Ninety million Americans suffer from pain that can affect sleep, mood, and countless other things that many of us take for granted. A study from the Mayo Clinic found that as many as 20 percent of those suffering don't seek treatment. Part of the problem is doctors who can misdiagnose pain.
Many major medical centers have pain centers that use a combination of therapies to help people with chronic pain. After we spoke about pain on “FOX & Friends" earlier in the week, I got a lot of e-mail from people in pain who had questions. There is no need to suffer!
I went to an expert, Dr. Jose Contreras, division director of Pain and Palliative Care at Hackensack University Medical Center, and asked him some basics of pain management.
Dr. Manny: What is a pain center and how can a patient find one?
Dr. Jose Contreras: A pain center is a medical facility which is designed to specifically focus on the treatment of various chronic pain syndromes. Often, the treatment of chronic pain involves a multimodal approach including, but not limited to, pain medications, physical therapy, occupational therapy, psychiatry and complimentary alternative medicine. Thus, the term "pain center." These can include lower-back pain, cancer pain, shingles pain and painful conditions due to chronic disease such as diabetes and multiple sclerosis.
Dr. Manny: Back pain is very debilitating for many Americans. What are some of the latest treatments?
Dr. Jose Contreras: To determine the treatment of back pain, one must find the cause or diagnosis. These can include pain due to tumor, infection or injury, to name a few. The latest treatments are likely interventional (i.e. surgical) and driven by advances in medical technology. These include such procedures as kyphoplasty, multiple disk replacement surgeries and spinal cord stimulation (which involves the insertion of electrodes that stimulate the nerves having a pain-relieving effect).
Dr. Manny: What is the best treatment for carpal tunnel syndrome (CTS) pain?
Dr. Jose Contreras: The best treatment is the one that works. CTS is due to entrapment of the median nerve as it passes into the hand. Depending on the severity of the condition there are multiple approaches. These include conservative medical management, anti-inflammatories, steroid injections and nighttime splints. If this treatment fails and muscle weakness occurs or progresses, surgical decompression of the nerve can be beneficial and may be required.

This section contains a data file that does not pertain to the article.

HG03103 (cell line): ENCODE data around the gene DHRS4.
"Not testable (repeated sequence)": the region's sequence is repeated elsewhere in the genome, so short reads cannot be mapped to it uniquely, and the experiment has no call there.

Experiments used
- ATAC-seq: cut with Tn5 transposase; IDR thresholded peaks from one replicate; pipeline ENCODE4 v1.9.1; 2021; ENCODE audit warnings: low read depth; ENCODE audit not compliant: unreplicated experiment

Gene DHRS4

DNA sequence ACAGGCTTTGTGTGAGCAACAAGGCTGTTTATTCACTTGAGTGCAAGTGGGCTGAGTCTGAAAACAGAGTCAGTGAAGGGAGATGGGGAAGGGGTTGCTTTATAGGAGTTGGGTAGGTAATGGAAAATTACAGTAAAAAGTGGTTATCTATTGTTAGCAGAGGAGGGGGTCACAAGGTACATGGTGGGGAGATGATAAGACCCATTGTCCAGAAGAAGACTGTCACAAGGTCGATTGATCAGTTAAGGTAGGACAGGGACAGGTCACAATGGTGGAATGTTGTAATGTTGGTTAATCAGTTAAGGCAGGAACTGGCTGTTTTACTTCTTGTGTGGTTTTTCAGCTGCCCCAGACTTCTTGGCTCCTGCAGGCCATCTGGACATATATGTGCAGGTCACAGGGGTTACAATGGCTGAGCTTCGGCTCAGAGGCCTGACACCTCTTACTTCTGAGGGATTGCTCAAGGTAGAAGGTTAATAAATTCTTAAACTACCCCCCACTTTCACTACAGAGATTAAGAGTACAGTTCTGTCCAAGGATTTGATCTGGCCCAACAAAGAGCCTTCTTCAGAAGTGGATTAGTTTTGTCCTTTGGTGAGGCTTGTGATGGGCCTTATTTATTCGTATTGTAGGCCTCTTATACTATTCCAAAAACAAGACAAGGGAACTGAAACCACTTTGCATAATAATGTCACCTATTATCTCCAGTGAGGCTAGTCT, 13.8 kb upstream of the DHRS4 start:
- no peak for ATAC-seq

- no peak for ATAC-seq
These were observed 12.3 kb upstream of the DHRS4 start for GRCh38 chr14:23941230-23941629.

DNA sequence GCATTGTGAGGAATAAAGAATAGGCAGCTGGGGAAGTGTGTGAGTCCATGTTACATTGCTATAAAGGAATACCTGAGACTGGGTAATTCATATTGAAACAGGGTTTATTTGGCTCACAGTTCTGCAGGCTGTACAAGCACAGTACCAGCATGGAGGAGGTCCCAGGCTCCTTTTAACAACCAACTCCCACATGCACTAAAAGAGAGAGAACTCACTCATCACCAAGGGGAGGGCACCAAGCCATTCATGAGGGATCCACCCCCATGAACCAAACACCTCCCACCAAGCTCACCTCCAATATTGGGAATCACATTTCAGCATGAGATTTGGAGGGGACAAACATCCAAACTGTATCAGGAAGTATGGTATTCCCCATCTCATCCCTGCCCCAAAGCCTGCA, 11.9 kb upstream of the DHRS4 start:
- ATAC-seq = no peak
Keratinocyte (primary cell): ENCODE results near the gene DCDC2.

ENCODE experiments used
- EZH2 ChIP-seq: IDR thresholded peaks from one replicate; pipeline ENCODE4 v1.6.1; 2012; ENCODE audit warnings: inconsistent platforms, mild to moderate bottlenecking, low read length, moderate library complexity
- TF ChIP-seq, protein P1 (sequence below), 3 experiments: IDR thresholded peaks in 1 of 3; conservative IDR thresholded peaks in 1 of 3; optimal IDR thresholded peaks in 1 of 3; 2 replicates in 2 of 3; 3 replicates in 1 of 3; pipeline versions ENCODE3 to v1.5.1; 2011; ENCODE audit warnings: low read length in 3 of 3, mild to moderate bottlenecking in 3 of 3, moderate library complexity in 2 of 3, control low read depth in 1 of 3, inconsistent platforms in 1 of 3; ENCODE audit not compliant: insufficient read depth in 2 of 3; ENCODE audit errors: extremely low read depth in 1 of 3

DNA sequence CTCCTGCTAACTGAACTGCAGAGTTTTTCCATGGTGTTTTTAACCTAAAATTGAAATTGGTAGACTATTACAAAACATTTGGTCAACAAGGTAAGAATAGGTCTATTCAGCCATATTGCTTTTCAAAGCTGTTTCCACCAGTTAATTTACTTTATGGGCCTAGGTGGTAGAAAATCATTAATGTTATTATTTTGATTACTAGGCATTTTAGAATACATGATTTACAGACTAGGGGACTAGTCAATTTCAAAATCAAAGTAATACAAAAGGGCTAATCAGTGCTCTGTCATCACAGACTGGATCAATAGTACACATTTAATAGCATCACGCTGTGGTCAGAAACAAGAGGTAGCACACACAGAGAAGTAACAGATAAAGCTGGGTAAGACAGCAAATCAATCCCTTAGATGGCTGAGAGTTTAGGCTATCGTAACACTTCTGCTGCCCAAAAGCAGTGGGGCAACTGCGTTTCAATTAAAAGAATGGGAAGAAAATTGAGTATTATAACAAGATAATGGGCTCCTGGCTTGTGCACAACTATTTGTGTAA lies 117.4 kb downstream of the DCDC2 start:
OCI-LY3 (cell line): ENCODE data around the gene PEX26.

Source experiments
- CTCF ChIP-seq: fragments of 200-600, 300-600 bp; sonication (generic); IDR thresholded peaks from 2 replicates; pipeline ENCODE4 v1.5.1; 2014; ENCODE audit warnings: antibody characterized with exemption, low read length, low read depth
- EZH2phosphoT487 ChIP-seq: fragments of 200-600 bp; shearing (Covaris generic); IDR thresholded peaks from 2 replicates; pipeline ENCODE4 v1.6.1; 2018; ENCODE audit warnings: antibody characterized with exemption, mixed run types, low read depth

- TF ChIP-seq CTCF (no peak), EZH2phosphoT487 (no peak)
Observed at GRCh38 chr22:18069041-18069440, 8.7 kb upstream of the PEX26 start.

Dr. Manny: What are some of the available treatments for arthritis sufferers, other than cortisone injections?
Dr. Jose Contreras: Again, it depends. There are varying degrees of severity of the condition, and treatment is dictated by the severity. Conservative medical management includes anti-inflammatories (Ibuprofen and Ibuprofen like drugs), acetaminophen (Tylenol), topical local anesthetics (recent evidence for their benefit), steroids and, lastly, in severe cases, immunosuppressive agents. Assistive devices such as splints, canes and walkers can help. Measures such as heat/ice and physical therapy, and in extreme cases, surgical measures such as joint replacement (hip and knee) may help.
Dr. Manny: Foot pain is a very common problem, specficially heel spurs. What do you recommend for that pain?
Dr. Jose Contreras: Again, depending on the severity, everything from conservative medical management to surgery.
• Reduce inflammation: Anti-inflammatories and physical measures such as various forms of ice therapy
• Stretching and strengthening: various exercises to improve muscle strength and resting night splints help keep ankle flexed
• Reducing impact: custom molded orthotics such as metatarsal bars on the bottom of shoes to reduce the impact of walking
• Extra-depth, extra-width shoes and molded shoes can accommodate pain
• Low impact exercising such as swimming
In severe conditions casting the foot and/or extracorporeal shockwave therapy (recently FDA approved — it is believed EST can help stimulate bone and tissue growth).
P.S. Don't forget to watch FOX News Channel. And please feel free to write to me at DRMANNY@FOXNEWS.COM and tell me what you think. Ask a question, share a thought, share a remedy — We'll try to answer all of your mail online or on the air.
Dr. Manny Alvarez serves as Fox News Channel's senior managing health editor. He also serves as chairman of the department of obstetrics/gynecology and reproductive science at Hackensack University Medical Center in New Jersey. For more information on Dr. Manny's work, visit AskDrManny.com.